The inaugural Pilgrimage Music & Cultural Festival took place in Franklin, TN this weekend for a two-day affair of some of country, Americana, folk, and rock’s most impressive talents. The festival, located 20 miles south of Nashville, barely stretched into the evening hours, with music ending around 7:30, making for a much more relaxed and family-friendly vibe. Though it rained intermittently throughout both days, and spirits and sounds remained strong throughout.
“What a crowd, what a mob, what a show!” – Steven Tyler
The only artist to ever have received a lifetime ban from the Grand Ole Opry, folk-indie phenom and former New Pornographers member Neko Case brought her crisp, expressive vocals in full force Saturday afternoon. From older classics like “This Tornado Loves You,” with which she closed her set, to newer songs, Case’s voice led the charge, for a captivating performance.
With his unassuming demeanor, undeniable energy, and charismatic personality, Will Hoge delivered a performance that proved he truly deserved to be among the impressive line-up at the first annual Pilgrimage Festival. Hoge treated fans to songs from his latest album, Small Town Dreams (released April 7, 2015) including “Middle of America” and “Little Bitty Dreams,” which with a mix of soulful and rock influences was a true testament to his artistry. Throughout his set, the singer charmed the crowd with little anecdotes about his home life and quirky personality. Despite his worst fear of it raining during his set coming true, Will Hoge delivered a performance that kept fans happily grooving in the rain. He ended his set with a lively, relatable tune titled “Till I Do it Again” and showed the audience his gratitude before fleeing off to his sister’s wedding. Overall, Hoge was entirely charismatic and enjoyable to watch.
Early Saturday evening, Sheryl Crow took to the stage, opening with “Real Gone” from Disney Pixar’s Cars soundtrack. This opening song set the tone for a light-hearted, family-friendly show that the audience seemed to thoroughly enjoy. Mid-set, the singer was joined on stage by Holly Williams, in which the two broke into the beloved “Strong Enough.” The weather may have been slightly gloomy, but Crow kept fans’ energy up with her slew of hits such as “Soak Up the Sun” (albeit ironic) and “All I Wanna Do.” She also took a moment to encourage the crowd to continue buying music to help support the artists they love. Unsurprisingly, Crow’s performance was that of a true pro—fun to witness and inspiring to watch.
Despite heavy rain early into the set, Wilco closed Saturday evening with a strong set and an eager crowd, who remained dancing and swaying to the indie-rockers long after the sun had set, providing a brilliant finish to a strong day of great music.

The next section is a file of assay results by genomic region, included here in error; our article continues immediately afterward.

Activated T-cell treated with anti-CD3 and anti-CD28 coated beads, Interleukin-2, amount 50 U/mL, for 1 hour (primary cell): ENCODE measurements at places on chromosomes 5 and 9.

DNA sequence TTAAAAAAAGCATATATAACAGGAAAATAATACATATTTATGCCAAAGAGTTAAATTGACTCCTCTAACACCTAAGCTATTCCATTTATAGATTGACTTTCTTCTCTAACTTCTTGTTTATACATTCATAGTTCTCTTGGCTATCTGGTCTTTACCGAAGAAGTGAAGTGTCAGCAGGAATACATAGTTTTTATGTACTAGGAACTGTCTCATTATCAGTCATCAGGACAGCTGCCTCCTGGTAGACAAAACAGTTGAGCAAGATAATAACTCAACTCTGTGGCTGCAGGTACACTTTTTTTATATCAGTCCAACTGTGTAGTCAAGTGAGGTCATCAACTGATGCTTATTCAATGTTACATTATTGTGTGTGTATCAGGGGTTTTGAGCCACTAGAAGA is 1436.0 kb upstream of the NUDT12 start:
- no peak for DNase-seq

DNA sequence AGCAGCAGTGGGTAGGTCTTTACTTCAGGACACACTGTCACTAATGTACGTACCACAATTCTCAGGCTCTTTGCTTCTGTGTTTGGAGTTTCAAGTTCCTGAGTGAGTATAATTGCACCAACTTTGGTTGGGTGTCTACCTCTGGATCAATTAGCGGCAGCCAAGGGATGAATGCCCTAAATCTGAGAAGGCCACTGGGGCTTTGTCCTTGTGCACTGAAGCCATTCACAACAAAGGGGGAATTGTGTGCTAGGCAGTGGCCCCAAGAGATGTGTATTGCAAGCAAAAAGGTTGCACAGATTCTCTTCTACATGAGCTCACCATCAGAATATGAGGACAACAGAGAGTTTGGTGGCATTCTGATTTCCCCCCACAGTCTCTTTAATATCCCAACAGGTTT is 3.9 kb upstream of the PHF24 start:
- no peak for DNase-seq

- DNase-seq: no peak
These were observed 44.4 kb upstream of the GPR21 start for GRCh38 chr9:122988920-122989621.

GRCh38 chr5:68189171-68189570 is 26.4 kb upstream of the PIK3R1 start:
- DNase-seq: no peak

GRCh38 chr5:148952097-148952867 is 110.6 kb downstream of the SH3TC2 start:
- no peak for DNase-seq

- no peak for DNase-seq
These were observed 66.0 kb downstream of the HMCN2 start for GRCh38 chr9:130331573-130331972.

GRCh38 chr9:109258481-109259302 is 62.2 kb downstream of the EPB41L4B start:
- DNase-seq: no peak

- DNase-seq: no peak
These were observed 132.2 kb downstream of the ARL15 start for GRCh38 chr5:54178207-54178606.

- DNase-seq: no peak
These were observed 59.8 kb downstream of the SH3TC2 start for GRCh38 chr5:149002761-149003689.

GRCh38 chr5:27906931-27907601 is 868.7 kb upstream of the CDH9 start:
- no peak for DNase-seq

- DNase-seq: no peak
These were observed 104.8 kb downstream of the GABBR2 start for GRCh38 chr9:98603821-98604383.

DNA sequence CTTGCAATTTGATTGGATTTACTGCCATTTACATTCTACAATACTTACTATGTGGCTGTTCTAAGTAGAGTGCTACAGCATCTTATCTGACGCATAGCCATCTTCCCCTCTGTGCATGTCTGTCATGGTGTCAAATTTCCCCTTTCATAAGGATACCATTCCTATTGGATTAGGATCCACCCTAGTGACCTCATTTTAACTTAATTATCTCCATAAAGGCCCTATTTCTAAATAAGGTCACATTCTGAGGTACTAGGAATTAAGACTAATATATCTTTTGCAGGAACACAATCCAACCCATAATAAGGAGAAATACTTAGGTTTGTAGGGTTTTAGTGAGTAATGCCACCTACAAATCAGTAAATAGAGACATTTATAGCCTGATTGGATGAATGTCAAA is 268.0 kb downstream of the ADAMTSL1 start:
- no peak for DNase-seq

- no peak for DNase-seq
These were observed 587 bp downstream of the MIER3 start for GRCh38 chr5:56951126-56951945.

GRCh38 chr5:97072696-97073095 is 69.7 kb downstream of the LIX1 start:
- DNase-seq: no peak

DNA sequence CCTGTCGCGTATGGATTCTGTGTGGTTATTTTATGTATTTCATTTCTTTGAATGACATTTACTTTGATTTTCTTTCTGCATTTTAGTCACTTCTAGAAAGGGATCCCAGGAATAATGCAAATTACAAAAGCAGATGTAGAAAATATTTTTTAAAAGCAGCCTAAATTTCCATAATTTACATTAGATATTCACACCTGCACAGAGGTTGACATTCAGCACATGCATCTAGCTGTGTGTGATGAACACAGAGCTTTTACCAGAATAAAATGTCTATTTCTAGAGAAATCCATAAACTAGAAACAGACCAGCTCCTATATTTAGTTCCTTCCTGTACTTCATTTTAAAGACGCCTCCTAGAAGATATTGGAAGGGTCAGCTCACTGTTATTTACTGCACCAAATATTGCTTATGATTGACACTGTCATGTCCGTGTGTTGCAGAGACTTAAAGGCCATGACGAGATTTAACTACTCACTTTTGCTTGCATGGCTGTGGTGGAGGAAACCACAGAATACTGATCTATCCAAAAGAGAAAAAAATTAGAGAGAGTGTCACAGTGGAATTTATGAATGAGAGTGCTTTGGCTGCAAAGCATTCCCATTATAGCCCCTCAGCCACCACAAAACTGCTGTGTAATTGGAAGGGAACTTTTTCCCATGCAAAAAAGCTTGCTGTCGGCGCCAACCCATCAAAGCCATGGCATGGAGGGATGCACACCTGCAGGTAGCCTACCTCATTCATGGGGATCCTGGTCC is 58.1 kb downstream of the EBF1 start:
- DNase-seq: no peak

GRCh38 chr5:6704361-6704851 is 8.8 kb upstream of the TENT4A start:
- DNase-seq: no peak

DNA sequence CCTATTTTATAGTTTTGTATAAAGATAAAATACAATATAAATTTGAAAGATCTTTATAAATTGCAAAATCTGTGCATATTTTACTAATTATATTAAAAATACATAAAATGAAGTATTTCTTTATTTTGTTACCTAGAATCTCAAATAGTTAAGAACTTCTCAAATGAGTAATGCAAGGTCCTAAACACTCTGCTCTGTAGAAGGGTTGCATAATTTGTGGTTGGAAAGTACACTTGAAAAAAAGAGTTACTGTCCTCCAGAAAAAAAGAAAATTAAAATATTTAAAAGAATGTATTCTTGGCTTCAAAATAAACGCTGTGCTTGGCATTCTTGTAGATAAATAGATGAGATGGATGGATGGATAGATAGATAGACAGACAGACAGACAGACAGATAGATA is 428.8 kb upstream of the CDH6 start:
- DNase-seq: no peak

Siblings John & Jacob are brilliantly harmonic and groovily energetic, and they reinforced these strengths in their stellar set early Sunday afternoon.
Chris Stapleton blew minds, shattered expectations, and out-sold many #1 airplay artists with his solo debut album Traveller, and the singer/songwriter’s set on Sunday was, unsurprisingly, an absolute treat. From gems on the record like “Fire Away,” “Tennessee Whiskey,” and the heart-stopping Tim McGraw cut “Whiskey and You,” to a cover of “You Are My Sunshine” led by wife and vocal goddess Morgane Stapleton, the talent’s soul-worn vocals and modest humor made for a spectacular performance.
While much of the festival was marked by a modesty and low-key grunge innate to indie and folk talents, Steven Tyler’s performance, from head-to-toe animal print to his signature fabric-adorned microphone, was that of an unabashed rock star (including, as rock stars are wont to do, running 20 minutes over his set time). “What a crowd, what a mob, what a show!” Tyler exclaimed mid-set, before launching into the Aerosmith classic, “Cryin’.” Through Aerosmith hits and his current country song, “Love Is Your Name,” Tyler’s charisma and flair shone.
As the sun set on Pilgrimage Fest, Willie Nelson closed out the weekend to a packed house. His set was filled with folksy tunes that were a perfect match for the chill vibe of the festival. The crowd responded warmly to Nelson’s performance, dancing and singing along, cheering loudly for the classic country-music legend. During his set, Nelson gave the audience a taste of his personality when he tossed his famous bandana into the crowd and replaced it with a pair of flashing, colorful glasses. The singer was also joined on stage by Holly Williams and the Preservation Hall Jazz Band—the group added a wonderful energy to the stage that was appreciated by the fans. Staying true to his character, Nelson exuded gratitude and class by addressing the crowd with “I hear you, thank you very much” after hearing the applause after each of his songs. Throughout the show, it was evident that fans were witnessing an unforgettable performance.
Aside from the less-than-stellar weather conditions, Pilgrimage Music and Cultural Festival appeared to be a success for a first-year festival; the line-up was rather impressive and offered fans a variety of talents within several genres. The relaxed atmosphere and endless supply of performances allowed for music discovery and a stress-free weekend for attendees.